Sarcoidosis symptoms will often get better on their own slowly without treatment.
Patients whose eyes, heart, nervous system, or lungs are involved may need to be treated with corticosteroids (prednisone or methylprednisolone). Therapy may continue for 1 or 2 years. The most severely affected patients may need lifelong therapy.
Drugs that suppress the immune system (immunosuppressive medicines) are sometimes also needed:
Rarely, some people with end-stage heart or lung damage may need an organ transplant.
Many people with sarcoidosis are not seriously ill, and the disease may get better without treatment. About 30 - 50% of cases get better without treatment in 3 years. About 20% of people whose lungs are involved will develop lung damage.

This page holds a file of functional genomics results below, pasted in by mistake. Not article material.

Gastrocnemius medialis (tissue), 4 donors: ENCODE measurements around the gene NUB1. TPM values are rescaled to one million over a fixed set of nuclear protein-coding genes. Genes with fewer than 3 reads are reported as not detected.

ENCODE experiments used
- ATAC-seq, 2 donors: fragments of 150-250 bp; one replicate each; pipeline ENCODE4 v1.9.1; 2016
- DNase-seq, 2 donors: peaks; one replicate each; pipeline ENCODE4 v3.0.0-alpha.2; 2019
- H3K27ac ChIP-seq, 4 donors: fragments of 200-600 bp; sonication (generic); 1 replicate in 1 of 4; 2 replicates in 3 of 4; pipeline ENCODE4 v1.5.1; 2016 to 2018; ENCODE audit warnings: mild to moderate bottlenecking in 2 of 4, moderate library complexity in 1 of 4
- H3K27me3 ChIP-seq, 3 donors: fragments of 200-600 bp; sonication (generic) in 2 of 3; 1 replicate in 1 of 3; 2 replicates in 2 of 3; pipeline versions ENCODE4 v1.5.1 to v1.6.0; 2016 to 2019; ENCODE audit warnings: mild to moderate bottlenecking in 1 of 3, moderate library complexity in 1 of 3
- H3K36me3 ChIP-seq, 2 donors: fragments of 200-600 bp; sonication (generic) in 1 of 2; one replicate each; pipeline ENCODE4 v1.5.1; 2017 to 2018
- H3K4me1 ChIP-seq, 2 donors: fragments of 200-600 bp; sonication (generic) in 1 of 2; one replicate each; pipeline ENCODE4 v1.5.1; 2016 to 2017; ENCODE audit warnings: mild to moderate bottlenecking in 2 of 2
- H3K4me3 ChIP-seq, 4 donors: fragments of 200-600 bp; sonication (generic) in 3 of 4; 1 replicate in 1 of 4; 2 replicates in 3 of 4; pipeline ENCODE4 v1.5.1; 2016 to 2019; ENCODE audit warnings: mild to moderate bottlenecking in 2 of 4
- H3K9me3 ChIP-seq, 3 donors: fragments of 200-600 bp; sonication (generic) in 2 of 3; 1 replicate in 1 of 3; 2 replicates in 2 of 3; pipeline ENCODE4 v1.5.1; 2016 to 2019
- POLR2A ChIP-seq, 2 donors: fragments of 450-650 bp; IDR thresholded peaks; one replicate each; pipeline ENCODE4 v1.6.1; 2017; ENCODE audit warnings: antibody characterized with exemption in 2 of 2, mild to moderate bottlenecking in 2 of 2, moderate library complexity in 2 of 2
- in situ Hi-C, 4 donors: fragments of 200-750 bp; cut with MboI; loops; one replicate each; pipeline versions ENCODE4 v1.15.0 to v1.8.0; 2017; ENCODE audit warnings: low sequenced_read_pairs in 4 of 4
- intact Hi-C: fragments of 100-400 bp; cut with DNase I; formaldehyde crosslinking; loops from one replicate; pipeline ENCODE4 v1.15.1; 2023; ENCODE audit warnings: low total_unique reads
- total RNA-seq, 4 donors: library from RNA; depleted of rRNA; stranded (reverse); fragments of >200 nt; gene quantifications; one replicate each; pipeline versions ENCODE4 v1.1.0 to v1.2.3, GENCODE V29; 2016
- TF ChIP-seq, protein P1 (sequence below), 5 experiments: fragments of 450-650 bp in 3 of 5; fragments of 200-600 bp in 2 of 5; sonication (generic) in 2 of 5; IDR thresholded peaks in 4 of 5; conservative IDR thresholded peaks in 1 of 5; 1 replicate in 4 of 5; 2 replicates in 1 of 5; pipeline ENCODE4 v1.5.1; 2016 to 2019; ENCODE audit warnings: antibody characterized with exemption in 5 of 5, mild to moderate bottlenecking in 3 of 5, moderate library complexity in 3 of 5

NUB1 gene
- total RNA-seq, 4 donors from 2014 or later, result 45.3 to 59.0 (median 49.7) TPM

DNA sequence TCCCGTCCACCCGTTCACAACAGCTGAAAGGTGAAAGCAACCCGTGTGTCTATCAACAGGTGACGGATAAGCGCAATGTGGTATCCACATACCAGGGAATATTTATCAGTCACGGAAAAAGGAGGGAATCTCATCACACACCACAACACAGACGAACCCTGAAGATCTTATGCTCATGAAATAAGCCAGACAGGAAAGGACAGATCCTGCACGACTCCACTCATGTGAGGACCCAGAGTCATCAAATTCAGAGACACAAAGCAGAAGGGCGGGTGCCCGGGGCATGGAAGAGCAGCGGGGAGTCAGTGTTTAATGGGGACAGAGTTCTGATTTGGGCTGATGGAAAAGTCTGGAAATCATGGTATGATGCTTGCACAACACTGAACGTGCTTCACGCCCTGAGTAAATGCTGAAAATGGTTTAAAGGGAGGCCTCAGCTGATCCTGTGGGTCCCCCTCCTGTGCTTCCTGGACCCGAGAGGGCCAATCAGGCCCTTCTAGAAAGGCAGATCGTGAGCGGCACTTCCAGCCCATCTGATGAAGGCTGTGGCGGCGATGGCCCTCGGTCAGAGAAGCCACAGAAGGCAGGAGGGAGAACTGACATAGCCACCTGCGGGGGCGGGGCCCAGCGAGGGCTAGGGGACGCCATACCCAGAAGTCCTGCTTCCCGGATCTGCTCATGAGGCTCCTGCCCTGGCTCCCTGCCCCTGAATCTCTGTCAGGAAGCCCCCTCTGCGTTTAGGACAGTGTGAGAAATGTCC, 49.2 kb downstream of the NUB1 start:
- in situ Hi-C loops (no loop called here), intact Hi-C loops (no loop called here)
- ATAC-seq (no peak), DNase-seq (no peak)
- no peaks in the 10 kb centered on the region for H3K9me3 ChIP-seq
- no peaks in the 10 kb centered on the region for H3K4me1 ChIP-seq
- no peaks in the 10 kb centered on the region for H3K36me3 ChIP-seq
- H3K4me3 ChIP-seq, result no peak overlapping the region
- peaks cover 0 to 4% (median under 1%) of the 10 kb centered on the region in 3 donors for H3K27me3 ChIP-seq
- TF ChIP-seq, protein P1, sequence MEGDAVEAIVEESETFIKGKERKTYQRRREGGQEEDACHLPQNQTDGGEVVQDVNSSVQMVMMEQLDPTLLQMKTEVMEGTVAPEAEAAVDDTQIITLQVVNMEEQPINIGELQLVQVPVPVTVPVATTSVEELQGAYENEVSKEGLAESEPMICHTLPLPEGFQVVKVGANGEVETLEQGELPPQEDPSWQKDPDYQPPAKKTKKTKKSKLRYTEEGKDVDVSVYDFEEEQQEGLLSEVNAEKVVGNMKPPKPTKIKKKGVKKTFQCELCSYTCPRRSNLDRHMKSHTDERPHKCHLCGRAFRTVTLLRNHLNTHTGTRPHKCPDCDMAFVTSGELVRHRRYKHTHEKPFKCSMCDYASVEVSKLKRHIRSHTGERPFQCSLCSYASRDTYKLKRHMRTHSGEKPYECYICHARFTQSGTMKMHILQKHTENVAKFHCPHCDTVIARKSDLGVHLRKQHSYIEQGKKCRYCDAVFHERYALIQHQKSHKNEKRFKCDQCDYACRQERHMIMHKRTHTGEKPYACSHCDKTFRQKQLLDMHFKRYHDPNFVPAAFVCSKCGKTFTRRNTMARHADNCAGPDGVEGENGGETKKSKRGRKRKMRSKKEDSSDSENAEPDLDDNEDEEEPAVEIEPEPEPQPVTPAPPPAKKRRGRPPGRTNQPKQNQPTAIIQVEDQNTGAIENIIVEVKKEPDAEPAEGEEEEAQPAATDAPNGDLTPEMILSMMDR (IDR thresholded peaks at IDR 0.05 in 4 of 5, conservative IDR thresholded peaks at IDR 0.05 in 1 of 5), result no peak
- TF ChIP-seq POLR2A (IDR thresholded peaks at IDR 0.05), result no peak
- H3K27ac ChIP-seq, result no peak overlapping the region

The overall death rate from sarcoidosis is less than 5%. Causes of death include:
Drake W, Newman LS. Sarcoidosis. In: Mason RJ, Broaddus VC, Martin Tr, et al, eds. Murray and Nadel's Textbook of Respiratory Medicine. 5th ed. Philadelphia, Pa: Saunders Elsevier; 2010:chap 59.
Iannuzzi MC, Rybicki Ba, Teirstein AS. Sarcoidosis. N Engl J Med. 2007;357:2153-2165.
Weinberger SE. Sarcoidosis. Goldman L, Ausiello D. Cecil Textbook of Medicine. 23rd ed. Philadelphia, Pa:Saunders Elsevier; 2007:chap 95.
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